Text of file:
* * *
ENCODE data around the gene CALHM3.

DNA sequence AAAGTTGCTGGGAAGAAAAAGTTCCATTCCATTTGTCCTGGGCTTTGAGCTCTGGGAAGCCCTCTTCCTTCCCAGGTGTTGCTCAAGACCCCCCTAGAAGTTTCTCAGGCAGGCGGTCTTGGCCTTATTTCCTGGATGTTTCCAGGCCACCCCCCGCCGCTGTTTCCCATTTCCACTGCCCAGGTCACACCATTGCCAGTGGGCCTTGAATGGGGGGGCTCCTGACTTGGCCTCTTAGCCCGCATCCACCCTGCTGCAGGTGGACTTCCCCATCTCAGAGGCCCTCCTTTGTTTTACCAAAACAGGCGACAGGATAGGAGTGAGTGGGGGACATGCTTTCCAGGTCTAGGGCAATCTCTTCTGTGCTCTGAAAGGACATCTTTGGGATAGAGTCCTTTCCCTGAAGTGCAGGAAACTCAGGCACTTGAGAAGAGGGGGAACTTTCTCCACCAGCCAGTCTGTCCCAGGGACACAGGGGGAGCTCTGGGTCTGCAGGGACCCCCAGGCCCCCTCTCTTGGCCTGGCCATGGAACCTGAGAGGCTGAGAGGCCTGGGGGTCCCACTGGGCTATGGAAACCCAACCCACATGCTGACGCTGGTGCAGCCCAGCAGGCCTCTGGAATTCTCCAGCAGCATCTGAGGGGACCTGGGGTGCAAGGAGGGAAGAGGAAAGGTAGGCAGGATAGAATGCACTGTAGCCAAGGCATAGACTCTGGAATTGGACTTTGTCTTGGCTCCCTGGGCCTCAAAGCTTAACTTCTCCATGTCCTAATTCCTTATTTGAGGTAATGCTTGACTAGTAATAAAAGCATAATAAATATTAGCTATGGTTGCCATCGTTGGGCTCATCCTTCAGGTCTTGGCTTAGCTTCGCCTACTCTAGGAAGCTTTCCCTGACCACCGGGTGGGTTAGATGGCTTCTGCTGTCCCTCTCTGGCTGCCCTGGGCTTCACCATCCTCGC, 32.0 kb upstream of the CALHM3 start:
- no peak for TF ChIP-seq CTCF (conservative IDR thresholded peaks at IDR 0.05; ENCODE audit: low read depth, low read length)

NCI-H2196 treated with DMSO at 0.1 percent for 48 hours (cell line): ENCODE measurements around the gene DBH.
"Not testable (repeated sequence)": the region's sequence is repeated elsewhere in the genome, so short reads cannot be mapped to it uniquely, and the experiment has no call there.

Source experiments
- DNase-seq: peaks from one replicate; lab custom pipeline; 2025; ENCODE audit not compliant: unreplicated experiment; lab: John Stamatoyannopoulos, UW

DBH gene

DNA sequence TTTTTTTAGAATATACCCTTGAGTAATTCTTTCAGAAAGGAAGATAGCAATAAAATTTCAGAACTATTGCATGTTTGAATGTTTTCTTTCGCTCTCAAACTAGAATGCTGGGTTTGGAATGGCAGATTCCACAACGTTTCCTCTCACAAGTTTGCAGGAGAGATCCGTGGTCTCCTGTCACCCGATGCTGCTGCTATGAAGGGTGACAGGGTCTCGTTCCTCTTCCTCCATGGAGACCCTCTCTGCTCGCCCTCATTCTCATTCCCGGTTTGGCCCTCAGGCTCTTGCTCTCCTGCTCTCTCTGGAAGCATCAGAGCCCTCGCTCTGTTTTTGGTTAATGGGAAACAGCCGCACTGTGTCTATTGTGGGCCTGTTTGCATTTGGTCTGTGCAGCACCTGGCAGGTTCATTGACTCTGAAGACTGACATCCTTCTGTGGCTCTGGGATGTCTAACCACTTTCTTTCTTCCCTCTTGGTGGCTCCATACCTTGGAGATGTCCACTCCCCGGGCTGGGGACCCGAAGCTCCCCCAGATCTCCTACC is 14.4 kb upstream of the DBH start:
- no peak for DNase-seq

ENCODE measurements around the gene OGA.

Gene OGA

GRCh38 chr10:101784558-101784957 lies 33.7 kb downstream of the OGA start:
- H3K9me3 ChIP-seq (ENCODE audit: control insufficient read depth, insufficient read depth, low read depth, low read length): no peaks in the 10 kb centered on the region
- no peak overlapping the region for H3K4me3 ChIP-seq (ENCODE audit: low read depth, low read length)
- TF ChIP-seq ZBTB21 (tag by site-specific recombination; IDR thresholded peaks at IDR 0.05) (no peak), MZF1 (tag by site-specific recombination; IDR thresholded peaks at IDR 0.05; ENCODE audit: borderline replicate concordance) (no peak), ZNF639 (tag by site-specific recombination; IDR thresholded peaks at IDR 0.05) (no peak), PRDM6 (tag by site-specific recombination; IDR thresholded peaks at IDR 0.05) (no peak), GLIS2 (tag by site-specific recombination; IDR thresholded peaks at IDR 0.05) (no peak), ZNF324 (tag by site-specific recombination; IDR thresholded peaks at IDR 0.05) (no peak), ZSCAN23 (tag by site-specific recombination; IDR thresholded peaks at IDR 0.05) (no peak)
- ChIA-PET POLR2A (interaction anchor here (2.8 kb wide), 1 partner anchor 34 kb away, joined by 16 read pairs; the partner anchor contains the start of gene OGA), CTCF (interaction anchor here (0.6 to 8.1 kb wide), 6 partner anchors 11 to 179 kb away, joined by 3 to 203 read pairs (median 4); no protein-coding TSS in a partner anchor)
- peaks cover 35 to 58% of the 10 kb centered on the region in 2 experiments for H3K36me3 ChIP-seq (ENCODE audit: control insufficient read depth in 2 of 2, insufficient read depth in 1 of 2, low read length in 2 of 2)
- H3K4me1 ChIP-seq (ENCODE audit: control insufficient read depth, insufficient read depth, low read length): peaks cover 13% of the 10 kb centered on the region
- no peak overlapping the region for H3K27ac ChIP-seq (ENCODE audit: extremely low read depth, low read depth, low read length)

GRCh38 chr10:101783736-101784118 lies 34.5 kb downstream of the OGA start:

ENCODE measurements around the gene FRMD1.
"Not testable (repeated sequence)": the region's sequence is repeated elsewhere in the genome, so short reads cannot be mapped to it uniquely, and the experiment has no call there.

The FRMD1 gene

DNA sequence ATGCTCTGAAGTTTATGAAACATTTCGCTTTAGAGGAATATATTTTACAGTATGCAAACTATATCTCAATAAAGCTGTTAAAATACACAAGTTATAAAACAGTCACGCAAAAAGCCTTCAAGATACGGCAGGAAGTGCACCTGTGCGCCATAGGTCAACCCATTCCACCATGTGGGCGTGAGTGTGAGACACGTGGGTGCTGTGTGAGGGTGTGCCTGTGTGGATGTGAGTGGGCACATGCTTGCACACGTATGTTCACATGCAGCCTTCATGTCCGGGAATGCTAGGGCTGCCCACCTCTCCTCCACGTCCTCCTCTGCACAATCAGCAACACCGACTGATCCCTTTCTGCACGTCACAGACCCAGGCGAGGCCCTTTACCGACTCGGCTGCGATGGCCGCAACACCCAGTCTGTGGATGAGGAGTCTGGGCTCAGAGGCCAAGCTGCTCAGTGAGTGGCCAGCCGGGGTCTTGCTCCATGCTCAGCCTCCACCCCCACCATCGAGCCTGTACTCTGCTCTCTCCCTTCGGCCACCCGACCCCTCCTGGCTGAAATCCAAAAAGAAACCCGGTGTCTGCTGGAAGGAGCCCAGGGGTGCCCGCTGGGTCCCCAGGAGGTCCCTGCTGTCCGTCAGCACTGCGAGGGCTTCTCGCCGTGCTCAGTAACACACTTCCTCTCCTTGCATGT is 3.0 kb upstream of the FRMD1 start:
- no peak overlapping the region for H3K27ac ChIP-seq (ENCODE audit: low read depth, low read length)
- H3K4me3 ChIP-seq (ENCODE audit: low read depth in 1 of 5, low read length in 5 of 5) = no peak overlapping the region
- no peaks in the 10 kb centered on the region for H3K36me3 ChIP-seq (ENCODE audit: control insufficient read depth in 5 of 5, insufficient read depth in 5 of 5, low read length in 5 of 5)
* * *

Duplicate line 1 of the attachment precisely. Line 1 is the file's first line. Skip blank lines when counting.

ENCODE data around the gene CALHM3.